- Answer the question asked, not a variation of it or a related (or unrelated) question.
- If the question states or implies an assumption you think wrong, don’t answer the question. Explain why the assumption is wrong. Never try to answer “Have you stopped beating your wife/husband?”
- Except as noted above, don’t offer an opinion about the question.
- Give succinct answers. “Yes” or “no” is a fine answer to a yes-or-no question. Let the questioner ask for elaboration rather than offering it gratuitously.
- Don’t prattle on in hopes of consuming time or avoiding the next question.
- Unless it’s classified, tell the truth or refuse to answer the question. That a truthful answer will be embarrassing is not an excuse for not giving it. Think twice about becoming defensive, but a brief exculpatory statement is acceptable.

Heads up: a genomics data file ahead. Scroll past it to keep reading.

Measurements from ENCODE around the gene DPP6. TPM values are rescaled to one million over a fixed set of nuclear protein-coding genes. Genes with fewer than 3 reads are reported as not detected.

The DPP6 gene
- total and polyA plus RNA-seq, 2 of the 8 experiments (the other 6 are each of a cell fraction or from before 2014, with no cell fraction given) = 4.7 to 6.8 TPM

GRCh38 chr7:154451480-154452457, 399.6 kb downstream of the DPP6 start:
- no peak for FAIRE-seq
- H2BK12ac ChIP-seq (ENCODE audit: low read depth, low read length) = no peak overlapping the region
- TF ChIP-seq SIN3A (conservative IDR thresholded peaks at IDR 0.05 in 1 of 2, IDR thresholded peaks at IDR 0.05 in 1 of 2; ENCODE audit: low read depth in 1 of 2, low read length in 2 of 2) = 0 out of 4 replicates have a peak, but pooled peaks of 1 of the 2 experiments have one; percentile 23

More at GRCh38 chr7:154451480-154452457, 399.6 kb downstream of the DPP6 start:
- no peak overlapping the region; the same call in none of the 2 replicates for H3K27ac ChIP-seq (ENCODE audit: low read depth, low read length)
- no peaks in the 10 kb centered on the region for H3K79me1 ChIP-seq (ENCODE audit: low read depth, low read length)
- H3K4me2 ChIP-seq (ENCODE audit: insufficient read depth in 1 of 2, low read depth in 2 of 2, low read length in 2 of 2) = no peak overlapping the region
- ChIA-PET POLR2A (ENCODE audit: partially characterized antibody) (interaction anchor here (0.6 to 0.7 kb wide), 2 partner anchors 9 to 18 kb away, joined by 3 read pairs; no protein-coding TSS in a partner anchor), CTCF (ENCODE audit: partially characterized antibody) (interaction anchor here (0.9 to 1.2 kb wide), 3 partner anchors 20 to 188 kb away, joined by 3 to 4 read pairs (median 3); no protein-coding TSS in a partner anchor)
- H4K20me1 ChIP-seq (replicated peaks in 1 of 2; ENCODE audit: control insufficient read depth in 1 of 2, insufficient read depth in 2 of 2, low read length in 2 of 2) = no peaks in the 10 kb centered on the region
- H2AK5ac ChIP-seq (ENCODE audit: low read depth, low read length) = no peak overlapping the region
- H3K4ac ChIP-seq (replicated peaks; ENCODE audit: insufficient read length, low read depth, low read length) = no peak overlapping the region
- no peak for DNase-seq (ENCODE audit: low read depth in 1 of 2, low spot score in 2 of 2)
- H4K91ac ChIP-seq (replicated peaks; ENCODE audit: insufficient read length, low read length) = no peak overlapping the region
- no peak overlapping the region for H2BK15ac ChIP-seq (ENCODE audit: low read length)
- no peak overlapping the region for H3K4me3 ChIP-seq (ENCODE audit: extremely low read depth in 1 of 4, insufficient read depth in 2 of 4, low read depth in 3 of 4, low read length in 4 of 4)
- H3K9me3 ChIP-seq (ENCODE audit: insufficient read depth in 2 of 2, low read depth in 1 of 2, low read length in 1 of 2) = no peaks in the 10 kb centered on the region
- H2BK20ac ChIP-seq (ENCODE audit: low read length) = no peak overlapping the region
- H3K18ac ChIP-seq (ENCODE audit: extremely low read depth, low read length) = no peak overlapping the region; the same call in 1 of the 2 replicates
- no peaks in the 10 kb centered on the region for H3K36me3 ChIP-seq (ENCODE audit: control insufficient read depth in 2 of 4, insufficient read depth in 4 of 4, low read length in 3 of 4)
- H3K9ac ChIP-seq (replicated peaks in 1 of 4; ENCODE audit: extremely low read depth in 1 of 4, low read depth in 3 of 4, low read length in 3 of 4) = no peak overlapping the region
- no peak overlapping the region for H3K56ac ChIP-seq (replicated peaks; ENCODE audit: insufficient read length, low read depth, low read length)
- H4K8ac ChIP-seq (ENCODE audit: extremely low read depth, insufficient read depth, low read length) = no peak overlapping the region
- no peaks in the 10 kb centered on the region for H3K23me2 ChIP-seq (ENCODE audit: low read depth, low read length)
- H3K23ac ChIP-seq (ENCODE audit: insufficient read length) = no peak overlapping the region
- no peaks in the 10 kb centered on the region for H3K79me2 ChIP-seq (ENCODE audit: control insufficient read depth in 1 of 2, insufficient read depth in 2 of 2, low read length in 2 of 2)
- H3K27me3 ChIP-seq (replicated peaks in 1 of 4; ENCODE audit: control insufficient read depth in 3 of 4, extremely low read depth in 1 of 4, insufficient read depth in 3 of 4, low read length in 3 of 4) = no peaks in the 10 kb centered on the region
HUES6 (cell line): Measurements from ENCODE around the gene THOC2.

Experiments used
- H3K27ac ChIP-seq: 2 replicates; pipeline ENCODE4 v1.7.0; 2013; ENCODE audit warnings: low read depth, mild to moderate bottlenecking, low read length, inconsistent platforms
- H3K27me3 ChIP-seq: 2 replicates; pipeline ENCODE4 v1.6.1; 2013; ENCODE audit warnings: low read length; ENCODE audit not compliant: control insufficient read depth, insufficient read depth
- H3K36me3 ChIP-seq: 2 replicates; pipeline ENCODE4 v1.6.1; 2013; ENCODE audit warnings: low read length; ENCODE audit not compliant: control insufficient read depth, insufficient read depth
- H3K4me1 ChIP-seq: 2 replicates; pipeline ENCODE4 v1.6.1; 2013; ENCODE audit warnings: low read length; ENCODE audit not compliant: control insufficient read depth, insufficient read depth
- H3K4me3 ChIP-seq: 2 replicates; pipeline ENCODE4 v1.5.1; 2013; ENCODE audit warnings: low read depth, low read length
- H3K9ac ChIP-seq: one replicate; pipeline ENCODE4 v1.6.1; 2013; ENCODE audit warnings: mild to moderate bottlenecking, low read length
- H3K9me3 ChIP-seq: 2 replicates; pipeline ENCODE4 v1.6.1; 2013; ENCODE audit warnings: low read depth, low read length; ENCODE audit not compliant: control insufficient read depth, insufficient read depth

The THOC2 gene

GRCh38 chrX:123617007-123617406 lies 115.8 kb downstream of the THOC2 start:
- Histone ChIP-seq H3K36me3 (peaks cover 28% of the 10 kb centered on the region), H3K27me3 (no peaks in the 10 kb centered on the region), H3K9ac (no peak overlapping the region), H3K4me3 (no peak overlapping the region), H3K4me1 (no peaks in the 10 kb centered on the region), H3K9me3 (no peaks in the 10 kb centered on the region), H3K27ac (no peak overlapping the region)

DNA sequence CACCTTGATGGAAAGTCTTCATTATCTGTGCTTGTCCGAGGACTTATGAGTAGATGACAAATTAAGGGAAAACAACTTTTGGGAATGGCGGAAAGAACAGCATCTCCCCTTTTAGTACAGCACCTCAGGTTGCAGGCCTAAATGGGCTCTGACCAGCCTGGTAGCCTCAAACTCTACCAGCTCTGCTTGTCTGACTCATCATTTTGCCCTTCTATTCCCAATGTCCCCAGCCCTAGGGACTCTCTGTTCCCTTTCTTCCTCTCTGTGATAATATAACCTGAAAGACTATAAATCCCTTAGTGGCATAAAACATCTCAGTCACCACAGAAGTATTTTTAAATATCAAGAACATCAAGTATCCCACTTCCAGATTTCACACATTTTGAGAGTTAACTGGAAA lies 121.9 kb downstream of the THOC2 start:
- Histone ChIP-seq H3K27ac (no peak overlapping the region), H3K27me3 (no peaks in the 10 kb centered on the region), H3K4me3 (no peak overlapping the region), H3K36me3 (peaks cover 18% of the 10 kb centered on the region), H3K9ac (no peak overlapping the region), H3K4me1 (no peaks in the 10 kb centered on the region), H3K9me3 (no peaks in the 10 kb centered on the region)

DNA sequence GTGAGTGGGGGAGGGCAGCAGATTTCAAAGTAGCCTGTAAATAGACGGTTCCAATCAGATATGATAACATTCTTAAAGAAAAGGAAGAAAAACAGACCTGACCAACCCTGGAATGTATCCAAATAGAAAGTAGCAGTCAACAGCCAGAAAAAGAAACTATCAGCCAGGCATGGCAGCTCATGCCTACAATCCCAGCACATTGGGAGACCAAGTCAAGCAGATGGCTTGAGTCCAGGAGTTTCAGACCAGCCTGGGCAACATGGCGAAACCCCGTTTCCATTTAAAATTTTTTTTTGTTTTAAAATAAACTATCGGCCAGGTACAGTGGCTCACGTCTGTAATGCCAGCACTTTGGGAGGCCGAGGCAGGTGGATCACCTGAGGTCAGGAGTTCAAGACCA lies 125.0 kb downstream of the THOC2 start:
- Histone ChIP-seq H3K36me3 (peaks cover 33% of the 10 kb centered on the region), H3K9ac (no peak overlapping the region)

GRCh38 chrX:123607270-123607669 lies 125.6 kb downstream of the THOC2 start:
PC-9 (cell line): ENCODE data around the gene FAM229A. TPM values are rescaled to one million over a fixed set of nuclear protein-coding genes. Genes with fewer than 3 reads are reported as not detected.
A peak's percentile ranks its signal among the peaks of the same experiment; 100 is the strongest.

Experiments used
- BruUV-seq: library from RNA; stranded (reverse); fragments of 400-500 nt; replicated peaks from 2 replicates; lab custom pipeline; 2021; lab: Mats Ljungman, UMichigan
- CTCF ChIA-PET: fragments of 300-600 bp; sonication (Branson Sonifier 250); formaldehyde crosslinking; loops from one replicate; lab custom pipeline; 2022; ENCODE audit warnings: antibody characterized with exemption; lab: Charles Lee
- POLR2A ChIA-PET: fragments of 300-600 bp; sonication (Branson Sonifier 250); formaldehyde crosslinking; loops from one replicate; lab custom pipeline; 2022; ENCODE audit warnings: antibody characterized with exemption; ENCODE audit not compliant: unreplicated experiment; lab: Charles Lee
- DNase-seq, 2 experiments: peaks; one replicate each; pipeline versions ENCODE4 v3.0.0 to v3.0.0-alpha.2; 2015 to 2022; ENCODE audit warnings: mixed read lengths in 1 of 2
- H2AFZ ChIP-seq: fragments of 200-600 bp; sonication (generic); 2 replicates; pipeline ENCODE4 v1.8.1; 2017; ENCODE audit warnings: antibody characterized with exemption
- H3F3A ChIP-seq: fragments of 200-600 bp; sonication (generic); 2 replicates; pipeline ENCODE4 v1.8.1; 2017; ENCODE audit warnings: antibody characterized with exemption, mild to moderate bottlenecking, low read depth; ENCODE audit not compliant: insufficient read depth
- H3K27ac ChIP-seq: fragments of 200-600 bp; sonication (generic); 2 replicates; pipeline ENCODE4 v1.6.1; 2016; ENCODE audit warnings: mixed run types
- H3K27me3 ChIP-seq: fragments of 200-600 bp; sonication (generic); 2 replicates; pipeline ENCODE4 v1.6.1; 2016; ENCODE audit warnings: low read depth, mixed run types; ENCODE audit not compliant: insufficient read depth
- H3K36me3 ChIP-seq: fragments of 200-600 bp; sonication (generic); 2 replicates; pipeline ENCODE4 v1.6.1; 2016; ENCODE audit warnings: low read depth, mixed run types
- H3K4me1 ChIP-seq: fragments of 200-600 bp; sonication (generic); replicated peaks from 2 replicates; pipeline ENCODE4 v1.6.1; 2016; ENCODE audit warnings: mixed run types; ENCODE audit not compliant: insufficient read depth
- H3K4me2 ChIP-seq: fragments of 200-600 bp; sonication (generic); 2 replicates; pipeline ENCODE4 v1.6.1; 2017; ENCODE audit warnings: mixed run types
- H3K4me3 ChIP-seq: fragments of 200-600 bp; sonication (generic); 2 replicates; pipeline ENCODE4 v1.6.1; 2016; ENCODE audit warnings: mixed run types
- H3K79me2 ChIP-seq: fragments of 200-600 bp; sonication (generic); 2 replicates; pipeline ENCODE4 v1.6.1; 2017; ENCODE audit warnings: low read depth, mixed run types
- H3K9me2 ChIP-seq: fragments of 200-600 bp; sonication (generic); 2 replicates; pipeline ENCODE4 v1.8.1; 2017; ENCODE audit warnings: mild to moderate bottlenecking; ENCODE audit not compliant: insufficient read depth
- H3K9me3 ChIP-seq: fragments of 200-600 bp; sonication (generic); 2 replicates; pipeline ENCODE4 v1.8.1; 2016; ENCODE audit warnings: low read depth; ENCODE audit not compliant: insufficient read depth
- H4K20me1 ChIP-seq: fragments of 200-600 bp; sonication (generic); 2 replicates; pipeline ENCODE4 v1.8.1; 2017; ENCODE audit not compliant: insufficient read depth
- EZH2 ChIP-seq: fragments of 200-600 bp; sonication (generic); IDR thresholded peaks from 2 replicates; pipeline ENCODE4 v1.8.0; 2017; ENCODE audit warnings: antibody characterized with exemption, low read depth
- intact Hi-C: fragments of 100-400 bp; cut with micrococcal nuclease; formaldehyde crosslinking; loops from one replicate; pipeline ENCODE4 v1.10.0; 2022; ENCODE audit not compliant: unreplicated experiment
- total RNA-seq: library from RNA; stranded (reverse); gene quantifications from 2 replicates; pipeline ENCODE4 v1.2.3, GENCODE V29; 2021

- It’s fair game to contrast yourself or your position to the opponent or the opponent’s position. Such an attack must be relevant to the question, however. Avoid gratuitous claims of competence or (especially) virtue.
- Avoid humor unless it is genuinely funny, relevant, and devastating. Usually, this means a line must have been devised in advance.
- Don’t start to answer a question in a way that you don’t know where you are going. If necessary, pause and think before beginning to answer.
- Respond to the opponent only if absolutely necessary. Lies, but not differences of opinion, need to be countered.
Am I missing any important rules?
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